Effect of Surface Reactivity on Watermark Formation Studied By Sessile Droplet Evaporation Approach

Tuesday, October 13, 2015: 10:30
104-A (Phoenix Convention Center)


Abstract: Wet nanoscale etching of silicon is very dependent to surface reactive sites like step edges, defect densities, and crystallographic planes [1]. Ultra-pure water (UPW) used during rinsing and drying steps is etching silicon in the sub-nanometer range furthermore this silica residues will cause ring shape drying marks on the surface [2-3]. In this paper drying marks are characterized by physical and chemical characterization techniques  to evaluate the silicon etching process. The conversion of the  silicon hydrogen bond to silicon hydroxide is investigated on different crystal orientations to monitor the reactivity of the surface.

Experiment & Measurement: The p-type (100) and (111) 200 mm silicon wafers (SunEdison) used had a resistivity of 1-5 Ω.cm. The samples were cleaned with an HF/HCl mixture to obtain a hydrophobic surface with a contact angle of around 70. Atomically smooth silicon (111) was prepared by a NH4F (Sigma-Aldrich 99%) etching process in a closed oxygen free etching cell [4]. Double side polished silicon (100) and (111) wafer were used as a crystal in attenuated total reflection Fourier transform infrared spectroscopy (ATR-FTIR) to monitor the hydrogen termination. The 3D profile of the WM formed after evaporation of a UPW sessile droplet was measured using a KLA-Tencor High Resolution Profilometer [3].

Results & Discussion:The impact of the crystal orientation on the WM residue is studied by comparing the results of droplet drying on p-type Si (100) versus (111) in the dark (40% relative humidity). Although AFM analysis confirms a smooth surface finish (RMS = 0.2 nm) for the HF treated (100) and (111) surface, no clear atomic planes are observed. Fig. 1 shows the etch rate of silicon in the dark under clean room conditions. The etch rate is calculated based on residue volume (measured by profiliometry) divided by the droplets initial wetting area, and evaporation time. Fig. 2 shows the decrease in the amplitude of the silicon hydride peak, measured by ATR-FTIR spectroscopy, as a function of time (the rate of decrease is faster in the Si (100), case as might be expected). The fact that hydride termination of the surface disappears only slowly gives information about the etching mechanism, that will be discussed in the proceeding. The higher stability of the (111) surface is attributed to the higher number of back-bonds for Si-surface atoms in case of (111) (with 3 back-bonds) versus the (100) case (with 2 back-bonds). The experimental result confirms the chemical dissolution process but a difference in surface stability is observed. WM formation was studied in the dark since previous work [3] showed that light increases the etch rate markedly, thus complicating the interpretation. In order to investigate the impact of surface morphology on WM formation, atomically smooth surfaces were prepared by immersing a p-type Si (111) substrates (miscut angle <0.07º) in oxygen free  NH4F. The results are shown in Figure 3. By comparing the result of HF-pretreated and NH4F-pretreated surfaces it is clear that the atomically smooth surface shows reduced reactivity compared to the rough HF last surface. Due to lower step edge density the chemical reactivity of the surface decreases and WM residue formation is suppressed.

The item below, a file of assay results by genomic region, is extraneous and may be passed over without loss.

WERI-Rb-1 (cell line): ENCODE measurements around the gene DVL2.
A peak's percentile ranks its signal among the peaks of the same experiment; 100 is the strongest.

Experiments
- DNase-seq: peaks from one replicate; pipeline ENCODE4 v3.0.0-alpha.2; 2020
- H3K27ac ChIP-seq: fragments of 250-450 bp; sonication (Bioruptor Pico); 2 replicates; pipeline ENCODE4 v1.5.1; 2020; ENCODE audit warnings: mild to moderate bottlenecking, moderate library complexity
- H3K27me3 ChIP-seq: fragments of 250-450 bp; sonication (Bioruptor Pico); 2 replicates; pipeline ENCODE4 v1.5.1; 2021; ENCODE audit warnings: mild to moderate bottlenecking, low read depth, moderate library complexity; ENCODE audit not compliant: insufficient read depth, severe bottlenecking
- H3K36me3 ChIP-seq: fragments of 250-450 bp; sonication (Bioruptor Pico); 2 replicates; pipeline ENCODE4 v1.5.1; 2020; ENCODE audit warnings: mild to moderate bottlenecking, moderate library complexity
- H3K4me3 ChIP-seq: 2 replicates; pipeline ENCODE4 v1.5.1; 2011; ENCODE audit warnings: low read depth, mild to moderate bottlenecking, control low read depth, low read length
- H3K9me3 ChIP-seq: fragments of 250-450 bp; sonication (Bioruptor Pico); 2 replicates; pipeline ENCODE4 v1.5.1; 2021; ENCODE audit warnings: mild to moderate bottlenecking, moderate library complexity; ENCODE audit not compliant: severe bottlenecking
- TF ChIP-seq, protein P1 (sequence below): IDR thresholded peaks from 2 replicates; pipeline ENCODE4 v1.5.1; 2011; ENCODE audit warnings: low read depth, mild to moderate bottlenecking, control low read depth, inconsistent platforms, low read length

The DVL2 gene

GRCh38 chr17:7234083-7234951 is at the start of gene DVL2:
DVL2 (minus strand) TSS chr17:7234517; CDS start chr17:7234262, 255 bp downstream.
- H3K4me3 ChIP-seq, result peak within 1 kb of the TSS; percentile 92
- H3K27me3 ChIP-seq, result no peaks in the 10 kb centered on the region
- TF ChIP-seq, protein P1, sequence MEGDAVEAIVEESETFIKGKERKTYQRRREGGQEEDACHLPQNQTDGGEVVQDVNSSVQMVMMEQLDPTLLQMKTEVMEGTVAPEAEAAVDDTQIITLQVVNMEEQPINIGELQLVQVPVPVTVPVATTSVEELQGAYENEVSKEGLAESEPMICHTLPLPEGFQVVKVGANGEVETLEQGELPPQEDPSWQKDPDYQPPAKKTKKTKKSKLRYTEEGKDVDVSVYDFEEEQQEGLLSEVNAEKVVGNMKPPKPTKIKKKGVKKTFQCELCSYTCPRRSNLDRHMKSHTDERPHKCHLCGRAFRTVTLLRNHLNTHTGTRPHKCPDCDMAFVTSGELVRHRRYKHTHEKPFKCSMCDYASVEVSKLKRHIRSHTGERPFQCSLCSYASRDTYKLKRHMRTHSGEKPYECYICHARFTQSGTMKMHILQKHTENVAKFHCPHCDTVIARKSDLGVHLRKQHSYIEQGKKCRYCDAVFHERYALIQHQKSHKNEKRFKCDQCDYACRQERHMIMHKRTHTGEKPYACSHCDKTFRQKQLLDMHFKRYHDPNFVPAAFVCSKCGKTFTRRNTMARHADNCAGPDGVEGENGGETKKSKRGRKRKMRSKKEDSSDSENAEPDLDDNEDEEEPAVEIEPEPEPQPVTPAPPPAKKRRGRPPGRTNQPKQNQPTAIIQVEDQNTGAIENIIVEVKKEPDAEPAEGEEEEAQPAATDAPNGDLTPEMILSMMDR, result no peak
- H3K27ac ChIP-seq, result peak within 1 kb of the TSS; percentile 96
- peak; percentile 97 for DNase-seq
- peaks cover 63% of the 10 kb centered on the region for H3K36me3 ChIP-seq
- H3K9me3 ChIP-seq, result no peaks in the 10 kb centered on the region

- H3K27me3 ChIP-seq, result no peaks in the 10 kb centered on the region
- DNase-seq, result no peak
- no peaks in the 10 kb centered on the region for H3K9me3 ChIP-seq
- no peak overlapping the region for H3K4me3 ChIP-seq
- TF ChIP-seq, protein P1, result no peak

Conclusion: This study showed the effect of surface imperfections on dissolution process by WM formation. It is shown that the silicon (111) dissolution process decreased in case of atomically smooth surface. The dissolution can be further suppressed by performing rinsing and drying process in dark ambient.


[1] M. Hines et al., Int. Rev. Phys. Chem. 20, (2001) 645.

[2] T. Miura et al., J. Appl. Phys. 79, (1995) 4373.

[3] A.H. Tamaddon et al. solid state phenomena, 219, (2014) 89.

[4] P. Allongue et al., Electrochimica Acta 45, (2000) 4591.